Orioles make four cuts to spring training roster, including reliever Jesus Liranzo

Orioles right-handed reliever Jesus Liranzo is among four players headed to minor league camp.

The Orioles made their largest round of roster cuts this spring after their 7-1 Grapefruit League loss to the Detroit Tigers on Sunday, trimming their spring training roster by four players.

Among the cuts was right-handed reliever Jesus Liranzo, who was optioned to Double-A Bowie. The club also reassigned three nonroster players — outfielder Logan Schafer, infielder-outfielder David Washington and catcher Austin Wynns — to minor league camp at Twin Lakes Park.

The Orioles’ roster is now at 46 players.

Liranzo, 22, made an impression this spring. Added to the organization’s 40-man roster early in the offseason to protect him from the Rule 5 draft, Liranzo entered his final outing Sunday having allowed just one earned run in seven spring training appearances.

Liranzo did have a rocky performance in his final spring training outing, hitting two batters and allowing a two-run homer to John Hicks in the ninth inning Sunday.

“You know what I liked today?” Orioles manager Buck Showalter said. “He hit two guys. I didn’t like that, but I liked the fact that it didn’t affect him. I turned to [pitching coach] Roger [McDowell] and said, ‘This is going to be an interesting first pitch.’ Next pitch was fastball, strike. And he didn’t sit there and feel overly sorry about hitting him. … If he stays healthy, he’s going to be a contributor.”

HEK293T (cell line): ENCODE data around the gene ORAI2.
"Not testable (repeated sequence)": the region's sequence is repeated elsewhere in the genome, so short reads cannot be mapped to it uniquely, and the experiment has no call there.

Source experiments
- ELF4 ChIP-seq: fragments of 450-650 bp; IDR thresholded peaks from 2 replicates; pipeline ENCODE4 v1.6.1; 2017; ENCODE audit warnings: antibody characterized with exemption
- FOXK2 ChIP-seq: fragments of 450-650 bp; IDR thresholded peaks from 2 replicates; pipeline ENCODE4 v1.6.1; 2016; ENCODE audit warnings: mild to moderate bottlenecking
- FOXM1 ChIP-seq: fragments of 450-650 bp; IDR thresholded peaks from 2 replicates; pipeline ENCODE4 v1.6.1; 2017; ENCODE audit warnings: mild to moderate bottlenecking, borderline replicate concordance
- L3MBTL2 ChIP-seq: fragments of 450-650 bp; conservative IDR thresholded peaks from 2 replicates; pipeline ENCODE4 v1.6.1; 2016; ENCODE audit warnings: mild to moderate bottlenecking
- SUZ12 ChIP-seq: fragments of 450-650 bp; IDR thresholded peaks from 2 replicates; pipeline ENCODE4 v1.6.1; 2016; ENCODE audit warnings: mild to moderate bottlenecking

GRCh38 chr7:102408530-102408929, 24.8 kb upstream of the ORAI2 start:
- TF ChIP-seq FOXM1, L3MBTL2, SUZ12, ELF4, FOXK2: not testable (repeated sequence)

Liranzo has plus stuff, highlighted by a high-90s fastball, but must improve his control. After making the jump from Low-A Delmarva to Double-A Bowie in late July, Liranzo posted a 3.38 ERA in 18 2/3 innings, averaging 9.6 strikeouts but also 5.8 walks per nine innings.

This spring, Liranzo posted a 3.38 ERA in eight Grapefruit League innings, allowing three runs on just three hits. He recorded nine strikeouts, seven walks, two hit batters and three wild pitches.

“We’re going to option him to Double-A because that’s where he needs to be until he develops a track record of throwing the ball over the plate consistently,” Showalter said. “You can get fooled in spring training. He’s had good command here with the exception of today some. We’ll see if he can take the next step. He’s 22. He’ll start there. We’ve done a good job in the organization, I think, of developing relief pitchers. We’ve got to do a better job of developing relief pitchers.”

Schafer, meanwhile, lived up to his reputation as a plus defender at all three outfield positions, but he struggled offensively, going 3-for-31 (.097 batting average) in 18 games.

Washington provided some late-inning power for the Orioles, hitting two homers in 21 Grapefruit League at-bats. But he batted just .143 (3-for-21) overall and struck out nine times while drawing one walk.

Wynns was added to the big league camp roster late after starter Welington Castillo left to play in the World Baseball Classic. He played in three games and was 0-for-2 at the plate.   



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